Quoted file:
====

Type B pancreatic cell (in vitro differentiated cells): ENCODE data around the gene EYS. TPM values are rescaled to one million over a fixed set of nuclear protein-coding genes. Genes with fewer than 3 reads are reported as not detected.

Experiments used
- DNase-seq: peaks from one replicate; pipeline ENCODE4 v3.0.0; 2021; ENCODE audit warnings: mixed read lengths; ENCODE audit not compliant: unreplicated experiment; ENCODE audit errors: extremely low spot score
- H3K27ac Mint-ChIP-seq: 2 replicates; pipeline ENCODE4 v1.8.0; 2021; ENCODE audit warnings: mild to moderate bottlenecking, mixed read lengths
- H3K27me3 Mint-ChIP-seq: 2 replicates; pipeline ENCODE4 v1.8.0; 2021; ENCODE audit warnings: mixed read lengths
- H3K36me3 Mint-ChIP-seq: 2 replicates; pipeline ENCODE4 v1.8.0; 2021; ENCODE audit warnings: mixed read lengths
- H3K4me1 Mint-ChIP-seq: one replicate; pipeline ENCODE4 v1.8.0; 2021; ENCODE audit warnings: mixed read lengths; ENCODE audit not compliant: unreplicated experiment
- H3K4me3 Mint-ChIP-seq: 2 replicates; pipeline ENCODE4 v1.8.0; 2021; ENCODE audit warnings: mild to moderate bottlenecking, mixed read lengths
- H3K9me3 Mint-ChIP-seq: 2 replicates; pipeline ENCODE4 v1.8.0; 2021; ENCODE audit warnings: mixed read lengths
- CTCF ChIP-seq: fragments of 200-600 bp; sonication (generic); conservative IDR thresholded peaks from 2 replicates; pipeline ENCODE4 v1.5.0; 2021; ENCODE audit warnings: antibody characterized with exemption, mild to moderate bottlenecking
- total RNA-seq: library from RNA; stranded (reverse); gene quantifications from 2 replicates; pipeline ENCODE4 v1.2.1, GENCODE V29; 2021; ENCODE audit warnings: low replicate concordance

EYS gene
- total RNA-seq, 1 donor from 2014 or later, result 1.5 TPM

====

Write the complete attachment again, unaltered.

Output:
Type B pancreatic cell (in vitro differentiated cells): ENCODE data around the gene EYS. TPM values are rescaled to one million over a fixed set of nuclear protein-coding genes. Genes with fewer than 3 reads are reported as not detected.

Experiments used
- DNase-seq: peaks from one replicate; pipeline ENCODE4 v3.0.0; 2021; ENCODE audit warnings: mixed read lengths; ENCODE audit not compliant: unreplicated experiment; ENCODE audit errors: extremely low spot score
- H3K27ac Mint-ChIP-seq: 2 replicates; pipeline ENCODE4 v1.8.0; 2021; ENCODE audit warnings: mild to moderate bottlenecking, mixed read lengths
- H3K27me3 Mint-ChIP-seq: 2 replicates; pipeline ENCODE4 v1.8.0; 2021; ENCODE audit warnings: mixed read lengths
- H3K36me3 Mint-ChIP-seq: 2 replicates; pipeline ENCODE4 v1.8.0; 2021; ENCODE audit warnings: mixed read lengths
- H3K4me1 Mint-ChIP-seq: one replicate; pipeline ENCODE4 v1.8.0; 2021; ENCODE audit warnings: mixed read lengths; ENCODE audit not compliant: unreplicated experiment
- H3K4me3 Mint-ChIP-seq: 2 replicates; pipeline ENCODE4 v1.8.0; 2021; ENCODE audit warnings: mild to moderate bottlenecking, mixed read lengths
- H3K9me3 Mint-ChIP-seq: 2 replicates; pipeline ENCODE4 v1.8.0; 2021; ENCODE audit warnings: mixed read lengths
- CTCF ChIP-seq: fragments of 200-600 bp; sonication (generic); conservative IDR thresholded peaks from 2 replicates; pipeline ENCODE4 v1.5.0; 2021; ENCODE audit warnings: antibody characterized with exemption, mild to moderate bottlenecking
- total RNA-seq: library from RNA; stranded (reverse); gene quantifications from 2 replicates; pipeline ENCODE4 v1.2.1, GENCODE V29; 2021; ENCODE audit warnings: low replicate concordance

EYS gene
- total RNA-seq, 1 donor from 2014 or later, result 1.5 TPM